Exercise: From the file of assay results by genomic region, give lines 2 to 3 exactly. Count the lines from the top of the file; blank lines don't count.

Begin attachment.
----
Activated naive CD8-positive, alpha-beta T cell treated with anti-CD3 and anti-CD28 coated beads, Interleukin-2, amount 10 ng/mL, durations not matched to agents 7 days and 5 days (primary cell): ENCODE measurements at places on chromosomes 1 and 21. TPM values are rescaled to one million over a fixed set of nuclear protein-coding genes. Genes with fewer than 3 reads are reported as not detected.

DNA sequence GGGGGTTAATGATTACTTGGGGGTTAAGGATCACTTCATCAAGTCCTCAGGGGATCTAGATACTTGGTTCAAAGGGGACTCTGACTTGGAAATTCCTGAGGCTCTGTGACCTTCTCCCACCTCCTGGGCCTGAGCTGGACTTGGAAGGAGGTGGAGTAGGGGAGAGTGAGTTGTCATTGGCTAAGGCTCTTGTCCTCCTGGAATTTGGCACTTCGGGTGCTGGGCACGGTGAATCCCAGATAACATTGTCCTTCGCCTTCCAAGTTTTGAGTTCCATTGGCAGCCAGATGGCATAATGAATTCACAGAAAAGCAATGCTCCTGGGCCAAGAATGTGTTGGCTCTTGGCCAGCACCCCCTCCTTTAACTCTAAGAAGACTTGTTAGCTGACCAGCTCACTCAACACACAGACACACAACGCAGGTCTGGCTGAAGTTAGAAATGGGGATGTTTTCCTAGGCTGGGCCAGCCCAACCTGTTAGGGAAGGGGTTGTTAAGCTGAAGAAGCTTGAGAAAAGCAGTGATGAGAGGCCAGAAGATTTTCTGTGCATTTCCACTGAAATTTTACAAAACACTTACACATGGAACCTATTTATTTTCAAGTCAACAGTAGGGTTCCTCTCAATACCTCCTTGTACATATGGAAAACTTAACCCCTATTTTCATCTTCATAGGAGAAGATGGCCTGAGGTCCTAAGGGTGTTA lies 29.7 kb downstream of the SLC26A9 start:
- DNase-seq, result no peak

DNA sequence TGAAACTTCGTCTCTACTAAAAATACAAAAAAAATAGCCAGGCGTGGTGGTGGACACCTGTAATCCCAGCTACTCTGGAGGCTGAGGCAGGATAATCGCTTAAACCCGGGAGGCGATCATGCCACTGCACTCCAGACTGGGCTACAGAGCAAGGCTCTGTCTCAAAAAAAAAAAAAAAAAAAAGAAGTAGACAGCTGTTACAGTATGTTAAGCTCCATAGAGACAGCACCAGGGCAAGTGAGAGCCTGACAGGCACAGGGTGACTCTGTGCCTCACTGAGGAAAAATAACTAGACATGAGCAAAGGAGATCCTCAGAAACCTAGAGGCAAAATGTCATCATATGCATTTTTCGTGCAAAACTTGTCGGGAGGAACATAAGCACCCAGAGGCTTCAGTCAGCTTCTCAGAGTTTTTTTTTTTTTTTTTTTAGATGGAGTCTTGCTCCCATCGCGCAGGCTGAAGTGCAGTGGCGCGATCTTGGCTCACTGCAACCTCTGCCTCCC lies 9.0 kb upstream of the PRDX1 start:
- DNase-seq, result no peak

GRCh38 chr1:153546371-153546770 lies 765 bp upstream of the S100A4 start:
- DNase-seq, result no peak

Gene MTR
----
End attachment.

DNA sequence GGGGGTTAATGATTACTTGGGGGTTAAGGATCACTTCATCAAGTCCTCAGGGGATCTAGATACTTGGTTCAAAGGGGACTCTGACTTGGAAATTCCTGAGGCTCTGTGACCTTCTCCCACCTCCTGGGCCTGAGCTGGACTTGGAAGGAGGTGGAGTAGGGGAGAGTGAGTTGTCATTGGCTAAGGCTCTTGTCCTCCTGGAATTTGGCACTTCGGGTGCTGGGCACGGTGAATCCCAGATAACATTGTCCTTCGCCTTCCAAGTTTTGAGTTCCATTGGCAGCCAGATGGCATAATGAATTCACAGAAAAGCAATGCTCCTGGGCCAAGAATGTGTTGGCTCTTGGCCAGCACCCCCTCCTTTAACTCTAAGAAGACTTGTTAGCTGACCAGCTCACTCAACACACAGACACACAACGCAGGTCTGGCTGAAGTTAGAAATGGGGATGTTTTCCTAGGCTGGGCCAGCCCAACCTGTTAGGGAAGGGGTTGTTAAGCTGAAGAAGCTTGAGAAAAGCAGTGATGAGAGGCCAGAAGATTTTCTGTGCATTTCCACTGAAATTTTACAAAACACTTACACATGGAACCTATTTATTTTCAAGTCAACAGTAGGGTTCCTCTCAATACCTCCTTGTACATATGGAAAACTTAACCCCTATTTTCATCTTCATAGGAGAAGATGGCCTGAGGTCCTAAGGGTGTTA lies 29.7 kb downstream of the SLC26A9 start:
- DNase-seq, result no peak